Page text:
Archive for March, 2007

Which way to Zurich?

Just let

Google Maps show you
.  Pay close attention to leg 36 of the journey.

And if you’re confused, it will also show you

an itinerary that avoids lands
on the way.

One thing missing is that the map doesn’t tell you where to buy a swim suit.

Our own, agile ways

This article about agile development is filled with very revealing contradictions.

The people quoted in this article, both with an obviously strong vested interest in agile techniques, are trying to convey the idea that agile practices give users the utmost priority, and that work will not stop until users are 100% happy:

Then the developers can go back and refine their work, repeating the process several times until the users are satisfied.

However, the rest of the article shows that users are, in effect, given very little part in the overall process. Here are a few quotes that made me pause:

It’s not important to deliver on time but to deliver something that works

This is an observation that’s hard to reconcile with the idea that you are working to make your users happy. In my experience, nothing makes users happier than delivering on time. And if development reaches a point where the initial deadlines are suddenly put in question, the best way to solve this problem is to ask the users: “We can ship on time, but then we’ll need to cut feature A. What would you like us to do?”.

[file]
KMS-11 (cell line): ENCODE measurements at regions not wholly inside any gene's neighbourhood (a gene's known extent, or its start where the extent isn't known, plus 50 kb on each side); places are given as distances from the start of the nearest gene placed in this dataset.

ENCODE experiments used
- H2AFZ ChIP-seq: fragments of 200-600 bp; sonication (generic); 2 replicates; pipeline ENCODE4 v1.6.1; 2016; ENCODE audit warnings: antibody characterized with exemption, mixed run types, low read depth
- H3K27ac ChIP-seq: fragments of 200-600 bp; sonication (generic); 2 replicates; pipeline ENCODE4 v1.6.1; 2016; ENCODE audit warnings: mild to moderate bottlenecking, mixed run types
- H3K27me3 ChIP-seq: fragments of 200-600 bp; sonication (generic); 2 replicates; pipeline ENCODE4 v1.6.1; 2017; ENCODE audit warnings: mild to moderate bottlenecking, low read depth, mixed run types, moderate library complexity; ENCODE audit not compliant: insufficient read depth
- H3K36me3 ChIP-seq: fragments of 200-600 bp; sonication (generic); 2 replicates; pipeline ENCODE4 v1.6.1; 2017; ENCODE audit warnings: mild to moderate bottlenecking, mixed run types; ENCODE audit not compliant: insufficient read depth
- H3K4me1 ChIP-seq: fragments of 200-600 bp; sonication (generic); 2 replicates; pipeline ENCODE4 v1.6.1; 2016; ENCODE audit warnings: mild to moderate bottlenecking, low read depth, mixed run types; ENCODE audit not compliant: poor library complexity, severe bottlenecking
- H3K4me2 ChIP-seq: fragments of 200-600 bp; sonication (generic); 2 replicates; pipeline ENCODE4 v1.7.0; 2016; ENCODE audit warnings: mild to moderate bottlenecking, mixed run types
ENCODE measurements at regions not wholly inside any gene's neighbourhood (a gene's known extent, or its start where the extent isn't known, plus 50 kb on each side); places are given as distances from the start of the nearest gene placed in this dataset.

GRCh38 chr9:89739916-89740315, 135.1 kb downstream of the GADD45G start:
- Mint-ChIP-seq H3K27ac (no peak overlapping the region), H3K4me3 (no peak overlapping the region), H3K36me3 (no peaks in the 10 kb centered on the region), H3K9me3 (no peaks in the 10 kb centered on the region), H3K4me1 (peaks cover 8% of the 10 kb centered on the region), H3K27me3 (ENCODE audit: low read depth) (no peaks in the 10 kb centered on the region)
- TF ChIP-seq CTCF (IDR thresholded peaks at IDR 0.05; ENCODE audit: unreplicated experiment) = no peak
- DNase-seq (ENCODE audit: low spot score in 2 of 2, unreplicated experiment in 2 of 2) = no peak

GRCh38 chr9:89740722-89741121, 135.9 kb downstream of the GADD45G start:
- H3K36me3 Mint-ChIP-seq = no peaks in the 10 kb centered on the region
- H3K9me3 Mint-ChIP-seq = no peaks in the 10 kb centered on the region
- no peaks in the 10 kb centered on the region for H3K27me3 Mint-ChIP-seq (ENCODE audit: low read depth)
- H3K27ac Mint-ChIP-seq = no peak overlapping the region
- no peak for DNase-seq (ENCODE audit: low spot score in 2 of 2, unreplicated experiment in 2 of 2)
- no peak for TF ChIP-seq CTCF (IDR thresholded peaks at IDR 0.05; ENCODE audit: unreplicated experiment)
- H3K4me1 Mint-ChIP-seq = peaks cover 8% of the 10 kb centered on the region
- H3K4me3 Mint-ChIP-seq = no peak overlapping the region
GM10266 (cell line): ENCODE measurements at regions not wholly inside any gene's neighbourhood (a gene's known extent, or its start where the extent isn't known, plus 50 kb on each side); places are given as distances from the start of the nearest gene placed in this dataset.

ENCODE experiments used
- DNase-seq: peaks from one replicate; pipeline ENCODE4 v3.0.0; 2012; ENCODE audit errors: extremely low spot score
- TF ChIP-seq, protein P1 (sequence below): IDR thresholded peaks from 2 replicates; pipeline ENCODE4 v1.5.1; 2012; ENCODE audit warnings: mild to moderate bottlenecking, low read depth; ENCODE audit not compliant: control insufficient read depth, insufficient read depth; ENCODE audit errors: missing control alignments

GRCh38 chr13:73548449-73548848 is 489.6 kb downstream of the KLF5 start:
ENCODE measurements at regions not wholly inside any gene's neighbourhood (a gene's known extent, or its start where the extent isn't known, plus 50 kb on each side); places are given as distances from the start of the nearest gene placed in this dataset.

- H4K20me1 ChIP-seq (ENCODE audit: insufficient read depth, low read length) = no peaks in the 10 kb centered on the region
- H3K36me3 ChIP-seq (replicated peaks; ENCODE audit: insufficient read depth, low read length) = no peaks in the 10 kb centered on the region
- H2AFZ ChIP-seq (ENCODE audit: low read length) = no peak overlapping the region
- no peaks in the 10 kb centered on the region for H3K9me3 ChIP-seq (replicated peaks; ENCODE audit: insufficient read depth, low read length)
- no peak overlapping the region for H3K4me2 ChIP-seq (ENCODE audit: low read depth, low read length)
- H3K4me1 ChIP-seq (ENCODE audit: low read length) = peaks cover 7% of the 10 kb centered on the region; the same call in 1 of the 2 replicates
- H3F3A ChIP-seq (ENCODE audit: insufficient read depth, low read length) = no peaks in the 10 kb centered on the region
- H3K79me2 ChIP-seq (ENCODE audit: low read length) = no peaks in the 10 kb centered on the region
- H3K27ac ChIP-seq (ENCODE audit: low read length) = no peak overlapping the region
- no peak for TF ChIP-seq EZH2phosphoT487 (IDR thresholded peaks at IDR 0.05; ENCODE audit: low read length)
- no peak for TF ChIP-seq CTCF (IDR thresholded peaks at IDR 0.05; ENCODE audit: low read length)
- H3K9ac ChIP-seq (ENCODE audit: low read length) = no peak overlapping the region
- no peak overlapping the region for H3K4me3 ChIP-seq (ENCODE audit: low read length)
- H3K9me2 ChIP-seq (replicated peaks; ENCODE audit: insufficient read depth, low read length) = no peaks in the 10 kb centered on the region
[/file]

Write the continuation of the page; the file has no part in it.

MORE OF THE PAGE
Another interesting quote is:

While Ford agreed that it’s critical to deliver software that meets users’ needs, he acknowledged that it’s important to be able to predict when a project will be completed. But developers, business analysts and project managers need to work together on this.

Do you notice anything in the last sentence above? The users are nowhere in the picture. They are not part of the loop. This leaves us with a disturbing impression that developers, business analysts and project managers know better what needs to be done and that they will let the users know once they’ve made a decision. This sounds dangerously like Waterfall, which is exactly what we were trying to avoid in the first place.

The article continues with more startling claims, such as:

It’s a bad idea to ask developers how long it’s going to take to do something because it always varies. Every project has different characteristics

Do you know the difference between a good developer and a bad developer? A good developer can give you an estimate of the time needed to complete a task. And the better that developer is, the more accurate their estimate will be. If I ask a developer “How long is it going to take to do this?” and he answers with “It’s very complicated”, I want him off my team.